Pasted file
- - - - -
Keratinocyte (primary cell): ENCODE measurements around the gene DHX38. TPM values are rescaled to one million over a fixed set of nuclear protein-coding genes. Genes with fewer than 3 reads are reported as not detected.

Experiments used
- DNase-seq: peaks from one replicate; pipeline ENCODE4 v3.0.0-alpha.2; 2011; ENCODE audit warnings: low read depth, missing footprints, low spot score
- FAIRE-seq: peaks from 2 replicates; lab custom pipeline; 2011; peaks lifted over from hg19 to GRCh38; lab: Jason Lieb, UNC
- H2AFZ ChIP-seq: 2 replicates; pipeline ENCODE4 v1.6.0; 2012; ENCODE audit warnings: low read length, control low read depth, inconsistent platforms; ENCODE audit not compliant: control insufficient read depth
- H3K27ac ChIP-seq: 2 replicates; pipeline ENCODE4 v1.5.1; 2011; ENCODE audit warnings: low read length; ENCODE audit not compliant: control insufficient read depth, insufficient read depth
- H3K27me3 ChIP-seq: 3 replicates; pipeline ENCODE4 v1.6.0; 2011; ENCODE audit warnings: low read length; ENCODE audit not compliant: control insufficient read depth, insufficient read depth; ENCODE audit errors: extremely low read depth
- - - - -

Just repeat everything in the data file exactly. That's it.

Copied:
Keratinocyte (primary cell): ENCODE measurements around the gene DHX38. TPM values are rescaled to one million over a fixed set of nuclear protein-coding genes. Genes with fewer than 3 reads are reported as not detected.

Experiments used
- DNase-seq: peaks from one replicate; pipeline ENCODE4 v3.0.0-alpha.2; 2011; ENCODE audit warnings: low read depth, missing footprints, low spot score
- FAIRE-seq: peaks from 2 replicates; lab custom pipeline; 2011; peaks lifted over from hg19 to GRCh38; lab: Jason Lieb, UNC
- H2AFZ ChIP-seq: 2 replicates; pipeline ENCODE4 v1.6.0; 2012; ENCODE audit warnings: low read length, control low read depth, inconsistent platforms; ENCODE audit not compliant: control insufficient read depth
- H3K27ac ChIP-seq: 2 replicates; pipeline ENCODE4 v1.5.1; 2011; ENCODE audit warnings: low read length; ENCODE audit not compliant: control insufficient read depth, insufficient read depth
- H3K27me3 ChIP-seq: 3 replicates; pipeline ENCODE4 v1.6.0; 2011; ENCODE audit warnings: low read length; ENCODE audit not compliant: control insufficient read depth, insufficient read depth; ENCODE audit errors: extremely low read depth